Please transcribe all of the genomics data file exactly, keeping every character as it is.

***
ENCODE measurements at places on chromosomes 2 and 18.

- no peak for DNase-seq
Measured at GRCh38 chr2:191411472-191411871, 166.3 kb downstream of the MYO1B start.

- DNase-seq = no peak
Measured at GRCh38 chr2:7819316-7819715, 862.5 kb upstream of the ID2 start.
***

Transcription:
ENCODE measurements at places on chromosomes 2 and 18.

- no peak for DNase-seq
Measured at GRCh38 chr2:191411472-191411871, 166.3 kb downstream of the MYO1B start.

- DNase-seq = no peak
Measured at GRCh38 chr2:7819316-7819715, 862.5 kb upstream of the ID2 start.